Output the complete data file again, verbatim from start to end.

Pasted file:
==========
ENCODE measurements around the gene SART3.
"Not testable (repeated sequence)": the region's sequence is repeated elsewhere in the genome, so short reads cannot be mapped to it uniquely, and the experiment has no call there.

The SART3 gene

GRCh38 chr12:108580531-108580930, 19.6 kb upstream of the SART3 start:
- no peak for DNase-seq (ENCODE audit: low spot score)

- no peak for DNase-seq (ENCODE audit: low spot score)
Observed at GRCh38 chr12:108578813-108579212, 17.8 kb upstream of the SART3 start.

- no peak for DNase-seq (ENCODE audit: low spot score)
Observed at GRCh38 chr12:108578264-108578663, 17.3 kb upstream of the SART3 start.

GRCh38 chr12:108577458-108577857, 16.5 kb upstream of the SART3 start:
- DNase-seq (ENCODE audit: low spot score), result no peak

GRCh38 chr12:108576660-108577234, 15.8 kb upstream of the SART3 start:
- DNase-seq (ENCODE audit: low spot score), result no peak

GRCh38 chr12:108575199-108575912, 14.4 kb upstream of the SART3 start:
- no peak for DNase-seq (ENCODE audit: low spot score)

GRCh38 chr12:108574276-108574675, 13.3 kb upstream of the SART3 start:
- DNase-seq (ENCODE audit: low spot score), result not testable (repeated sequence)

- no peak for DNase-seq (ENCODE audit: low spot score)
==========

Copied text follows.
ENCODE measurements around the gene SART3.
"Not testable (repeated sequence)": the region's sequence is repeated elsewhere in the genome, so short reads cannot be mapped to it uniquely, and the experiment has no call there.

The SART3 gene

GRCh38 chr12:108580531-108580930, 19.6 kb upstream of the SART3 start:
- no peak for DNase-seq (ENCODE audit: low spot score)

- no peak for DNase-seq (ENCODE audit: low spot score)
Observed at GRCh38 chr12:108578813-108579212, 17.8 kb upstream of the SART3 start.

- no peak for DNase-seq (ENCODE audit: low spot score)
Observed at GRCh38 chr12:108578264-108578663, 17.3 kb upstream of the SART3 start.

GRCh38 chr12:108577458-108577857, 16.5 kb upstream of the SART3 start:
- DNase-seq (ENCODE audit: low spot score), result no peak

GRCh38 chr12:108576660-108577234, 15.8 kb upstream of the SART3 start:
- DNase-seq (ENCODE audit: low spot score), result no peak

GRCh38 chr12:108575199-108575912, 14.4 kb upstream of the SART3 start:
- no peak for DNase-seq (ENCODE audit: low spot score)

GRCh38 chr12:108574276-108574675, 13.3 kb upstream of the SART3 start:
- DNase-seq (ENCODE audit: low spot score), result not testable (repeated sequence)

- no peak for DNase-seq (ENCODE audit: low spot score)